On Wikipedia a leader fall is described as: “an undesirable downward motion hopefully stopped by a rope”.
In regards to sport climbing on bolted routes, I strongly disagree with this definition because falling is an important part to improve your climbing level and should be regarded as such. I would like to share with you 5 principles for overcoming the fear of falling.
1. Embrace Falling As Essential
Humans are horizontal beings. We feel safe with both feet on the ground. Climbers, however, dare to leave that comfort zone to explore the vertical world. But, when being on the sharp end of the rope, many struggle with the fear of falling and/or the potential consequences of a fall. If you want to lead harder routes you will have to overcome your fear by changing your outlook on falling.
For a novice climber fear of falling is normal but gradually a climber should accept that it is an essential part of the sport rather than trying to avoid it as much as possible.
2. View Falling As Fun Not Failure
The next step is to proceed to the stage where you aren’t bothered anymore if you fall or not because you are positively focused on success rather than on failure. The ultimate goal is to end up by enjoying a fall (yes, it is fun!).
3. Keep Your Focus Upward
In overcoming the fear of falling, another important step (maybe the most important) is trusting your belayer.
I met a French climber who told me a freaky story. One day he teamed up with someone he didn’t really know. He decided to attempt a route beyond his limit. Halfway up the route and above the last quickdraw he felt that he couldn’t hang on any longer. He shouted “TAKE!” to his belayer but nothing happened. When he looked down he realized to his horror that the belayer was gone! He had apparently listened to the “call of nature” and decided that the Grigri would lock at the first quickdraw in the case of a fall.
It is vital that you trust your belayer at all times. Not only when you shout “watch me!” You’ve done a partner check, right? You trust him or her completely, right? So there’s no reason to look down but just focus on what’s above you: the anchor chains.
A spiritual note: As a Christian I can keep my focus upward as my Belayer in life is 100% trustworthy. When you’ve done your partner check for life (meaning: you’re connected to Jesus and entrusted your life into His hands) there is no reason to look back because, “There is no condemnation anymore for those that are in Jesus Christ.” (Romans 8:1)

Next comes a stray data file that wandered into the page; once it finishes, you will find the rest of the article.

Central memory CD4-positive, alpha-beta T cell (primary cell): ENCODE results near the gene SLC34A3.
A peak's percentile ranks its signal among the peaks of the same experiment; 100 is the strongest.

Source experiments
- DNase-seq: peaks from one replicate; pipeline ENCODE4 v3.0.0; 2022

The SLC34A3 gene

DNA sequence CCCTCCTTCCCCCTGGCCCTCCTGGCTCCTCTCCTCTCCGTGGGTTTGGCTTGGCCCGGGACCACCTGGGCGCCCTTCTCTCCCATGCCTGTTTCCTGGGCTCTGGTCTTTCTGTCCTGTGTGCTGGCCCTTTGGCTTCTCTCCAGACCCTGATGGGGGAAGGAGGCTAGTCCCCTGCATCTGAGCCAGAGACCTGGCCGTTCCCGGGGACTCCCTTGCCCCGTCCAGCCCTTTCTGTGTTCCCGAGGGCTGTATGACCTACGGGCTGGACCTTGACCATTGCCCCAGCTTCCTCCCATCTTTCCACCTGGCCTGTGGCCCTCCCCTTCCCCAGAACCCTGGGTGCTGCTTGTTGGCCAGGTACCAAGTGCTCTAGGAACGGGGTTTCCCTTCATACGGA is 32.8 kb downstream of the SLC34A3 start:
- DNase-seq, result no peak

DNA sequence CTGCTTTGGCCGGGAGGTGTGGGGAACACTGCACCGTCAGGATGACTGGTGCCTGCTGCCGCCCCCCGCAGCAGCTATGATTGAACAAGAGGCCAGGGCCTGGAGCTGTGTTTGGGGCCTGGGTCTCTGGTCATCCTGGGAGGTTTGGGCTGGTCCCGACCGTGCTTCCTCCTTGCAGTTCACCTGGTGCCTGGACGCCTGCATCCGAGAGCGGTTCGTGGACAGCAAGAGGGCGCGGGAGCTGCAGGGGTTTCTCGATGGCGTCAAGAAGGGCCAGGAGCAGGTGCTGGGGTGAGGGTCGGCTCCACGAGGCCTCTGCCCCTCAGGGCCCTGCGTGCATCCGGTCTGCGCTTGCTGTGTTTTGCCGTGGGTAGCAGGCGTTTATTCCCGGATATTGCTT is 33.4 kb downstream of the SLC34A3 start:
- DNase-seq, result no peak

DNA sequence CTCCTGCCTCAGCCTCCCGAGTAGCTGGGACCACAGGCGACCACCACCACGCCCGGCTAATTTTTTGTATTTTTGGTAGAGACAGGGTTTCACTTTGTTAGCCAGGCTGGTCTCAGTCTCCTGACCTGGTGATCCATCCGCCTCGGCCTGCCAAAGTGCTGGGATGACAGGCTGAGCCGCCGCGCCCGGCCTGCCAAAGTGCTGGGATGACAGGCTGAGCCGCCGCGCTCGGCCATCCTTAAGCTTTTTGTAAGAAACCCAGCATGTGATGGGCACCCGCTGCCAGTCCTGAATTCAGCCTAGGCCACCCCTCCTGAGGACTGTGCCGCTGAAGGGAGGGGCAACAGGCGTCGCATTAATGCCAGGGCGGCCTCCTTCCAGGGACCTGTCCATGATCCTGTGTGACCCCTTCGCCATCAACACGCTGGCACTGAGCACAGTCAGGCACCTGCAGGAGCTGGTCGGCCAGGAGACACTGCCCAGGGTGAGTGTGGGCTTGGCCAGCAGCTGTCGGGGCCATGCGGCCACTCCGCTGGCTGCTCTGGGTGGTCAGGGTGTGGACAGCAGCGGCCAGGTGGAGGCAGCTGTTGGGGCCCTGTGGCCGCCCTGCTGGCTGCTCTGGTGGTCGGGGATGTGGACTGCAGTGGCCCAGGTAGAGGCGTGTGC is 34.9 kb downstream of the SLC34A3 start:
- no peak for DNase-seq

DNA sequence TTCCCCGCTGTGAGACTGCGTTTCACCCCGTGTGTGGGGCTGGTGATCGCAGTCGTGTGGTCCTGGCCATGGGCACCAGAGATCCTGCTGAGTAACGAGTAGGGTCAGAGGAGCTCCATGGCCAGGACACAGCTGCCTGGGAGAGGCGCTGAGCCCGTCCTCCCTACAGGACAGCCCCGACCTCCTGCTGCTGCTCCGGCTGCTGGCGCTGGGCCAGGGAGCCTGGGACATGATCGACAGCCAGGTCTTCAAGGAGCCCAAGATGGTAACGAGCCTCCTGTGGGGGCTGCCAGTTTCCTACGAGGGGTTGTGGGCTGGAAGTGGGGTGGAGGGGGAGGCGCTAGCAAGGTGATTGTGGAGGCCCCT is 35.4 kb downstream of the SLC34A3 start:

4. Delete a Few Climbing Commands
I once met 2 climbers at the crag. A French and a German climber teamed up for the day. The German climbed out of an overhang and was about 3 meters above the last bolt. For some reason the French guy didn’t give enough slack and the German climber shouted “lockern” which means “give me slack” in German. The French guy understood “block”, the French expression for “take!”…. The harder the German shouted “lockern” the harder the French tightened the rope until the German guy fell down, quite upset…
Climbing commands are essential but in order to overcome fear of falling it might be necessary to take your climbing dictionary and delete a few words. Since you trust your belayer. There is no need to shout ‘watch me’ before attempting a difficult section. Of course he/she is watching you! If not, you shouldn’t team up.
How odd it is when a climber reaches the top of a route (either leading or toprope) and asks the belayer to tighten the rope before lowering off. It seems as if the climber wants to check if the belayer is still on guard. Of course he is!
So when you reach the top and clip the belay chain: just jump down without checking your belayer. If you feel that isn’t safe because your belayer might not be attentive, well, you weren’t safe all the way up either.
5. Fall As Much As Possible
Some years ago I climbed weekly with a friend in a gym. We had the agreement that we would never clip the belay chain but instead dyno to touch the last hold and make a big leader fall. Since we had the agreement, we knew the belayer would always be on his guard and belay dynamic. What was scary in the beginning, evolved to a normal feeling and to a fun factor because we did it every time.
And that’s important: falling ALWAYS should be part of your climbing. Every time you rope-up, there should be some falling because the progress in overcoming the fear of falling can be quickly forgotten. One bad fall caused by a poor belay that’s too static can mentally destroy 1,000 good falls and undermine your falling confidence. This is a step by step progress, so have good communication with your belayer that you plan to fall if you don’t reach the top is necessary.